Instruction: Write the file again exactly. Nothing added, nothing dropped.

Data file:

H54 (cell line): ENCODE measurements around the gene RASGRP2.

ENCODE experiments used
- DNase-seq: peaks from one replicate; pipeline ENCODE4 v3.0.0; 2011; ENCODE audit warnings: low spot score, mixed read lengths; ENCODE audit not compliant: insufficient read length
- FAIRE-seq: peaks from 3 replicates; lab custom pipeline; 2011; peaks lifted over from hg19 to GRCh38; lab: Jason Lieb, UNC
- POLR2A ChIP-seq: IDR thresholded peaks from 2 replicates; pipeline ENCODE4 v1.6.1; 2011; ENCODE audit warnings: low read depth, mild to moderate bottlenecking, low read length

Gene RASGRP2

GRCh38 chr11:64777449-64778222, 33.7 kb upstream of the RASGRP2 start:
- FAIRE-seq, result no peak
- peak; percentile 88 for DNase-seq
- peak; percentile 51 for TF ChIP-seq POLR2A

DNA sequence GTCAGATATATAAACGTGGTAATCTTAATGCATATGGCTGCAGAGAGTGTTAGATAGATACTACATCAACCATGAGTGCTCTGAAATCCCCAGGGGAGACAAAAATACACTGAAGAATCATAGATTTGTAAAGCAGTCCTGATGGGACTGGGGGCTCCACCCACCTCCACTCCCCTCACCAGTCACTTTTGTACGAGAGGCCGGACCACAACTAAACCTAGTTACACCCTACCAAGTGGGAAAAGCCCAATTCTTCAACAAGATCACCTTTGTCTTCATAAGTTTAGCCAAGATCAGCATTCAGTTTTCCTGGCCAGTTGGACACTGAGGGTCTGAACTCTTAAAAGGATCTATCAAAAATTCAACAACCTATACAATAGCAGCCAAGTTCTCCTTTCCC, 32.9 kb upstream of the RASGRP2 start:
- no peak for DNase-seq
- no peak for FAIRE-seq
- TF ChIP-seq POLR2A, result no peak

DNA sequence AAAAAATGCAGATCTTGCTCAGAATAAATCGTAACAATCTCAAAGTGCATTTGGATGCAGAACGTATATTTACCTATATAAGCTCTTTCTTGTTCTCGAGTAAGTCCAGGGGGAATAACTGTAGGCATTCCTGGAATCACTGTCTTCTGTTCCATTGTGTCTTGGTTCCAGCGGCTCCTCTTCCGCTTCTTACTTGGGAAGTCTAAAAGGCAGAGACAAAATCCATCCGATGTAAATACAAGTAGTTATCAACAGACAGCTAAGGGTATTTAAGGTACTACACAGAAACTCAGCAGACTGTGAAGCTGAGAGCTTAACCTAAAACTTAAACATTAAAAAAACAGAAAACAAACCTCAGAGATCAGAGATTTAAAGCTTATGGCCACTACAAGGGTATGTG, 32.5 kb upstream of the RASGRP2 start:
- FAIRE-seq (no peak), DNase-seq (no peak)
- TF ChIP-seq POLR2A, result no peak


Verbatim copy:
H54 (cell line): ENCODE measurements around the gene RASGRP2.

ENCODE experiments used
- DNase-seq: peaks from one replicate; pipeline ENCODE4 v3.0.0; 2011; ENCODE audit warnings: low spot score, mixed read lengths; ENCODE audit not compliant: insufficient read length
- FAIRE-seq: peaks from 3 replicates; lab custom pipeline; 2011; peaks lifted over from hg19 to GRCh38; lab: Jason Lieb, UNC
- POLR2A ChIP-seq: IDR thresholded peaks from 2 replicates; pipeline ENCODE4 v1.6.1; 2011; ENCODE audit warnings: low read depth, mild to moderate bottlenecking, low read length

Gene RASGRP2

GRCh38 chr11:64777449-64778222, 33.7 kb upstream of the RASGRP2 start:
- FAIRE-seq, result no peak
- peak; percentile 88 for DNase-seq
- peak; percentile 51 for TF ChIP-seq POLR2A

DNA sequence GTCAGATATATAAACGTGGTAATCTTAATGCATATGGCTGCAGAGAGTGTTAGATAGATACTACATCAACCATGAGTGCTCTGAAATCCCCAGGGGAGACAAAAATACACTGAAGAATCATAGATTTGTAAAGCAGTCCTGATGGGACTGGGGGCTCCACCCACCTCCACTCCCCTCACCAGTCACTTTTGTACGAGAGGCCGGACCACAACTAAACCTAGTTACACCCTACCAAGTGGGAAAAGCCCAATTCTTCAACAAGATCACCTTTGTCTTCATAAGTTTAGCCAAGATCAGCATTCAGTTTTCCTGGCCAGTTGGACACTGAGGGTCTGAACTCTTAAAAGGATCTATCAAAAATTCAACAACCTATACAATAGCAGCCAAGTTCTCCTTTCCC, 32.9 kb upstream of the RASGRP2 start:
- no peak for DNase-seq
- no peak for FAIRE-seq
- TF ChIP-seq POLR2A, result no peak

DNA sequence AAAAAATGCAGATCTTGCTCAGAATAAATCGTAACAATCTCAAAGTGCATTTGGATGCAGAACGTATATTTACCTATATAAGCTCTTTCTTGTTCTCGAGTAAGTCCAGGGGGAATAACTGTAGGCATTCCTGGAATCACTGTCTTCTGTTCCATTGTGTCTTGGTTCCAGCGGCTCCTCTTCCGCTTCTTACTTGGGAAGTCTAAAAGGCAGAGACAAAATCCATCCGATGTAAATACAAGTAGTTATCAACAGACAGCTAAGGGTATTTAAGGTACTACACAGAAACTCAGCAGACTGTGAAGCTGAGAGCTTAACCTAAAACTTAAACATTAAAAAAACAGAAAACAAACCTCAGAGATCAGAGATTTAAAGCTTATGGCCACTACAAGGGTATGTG, 32.5 kb upstream of the RASGRP2 start:
- FAIRE-seq (no peak), DNase-seq (no peak)
- TF ChIP-seq POLR2A, result no peak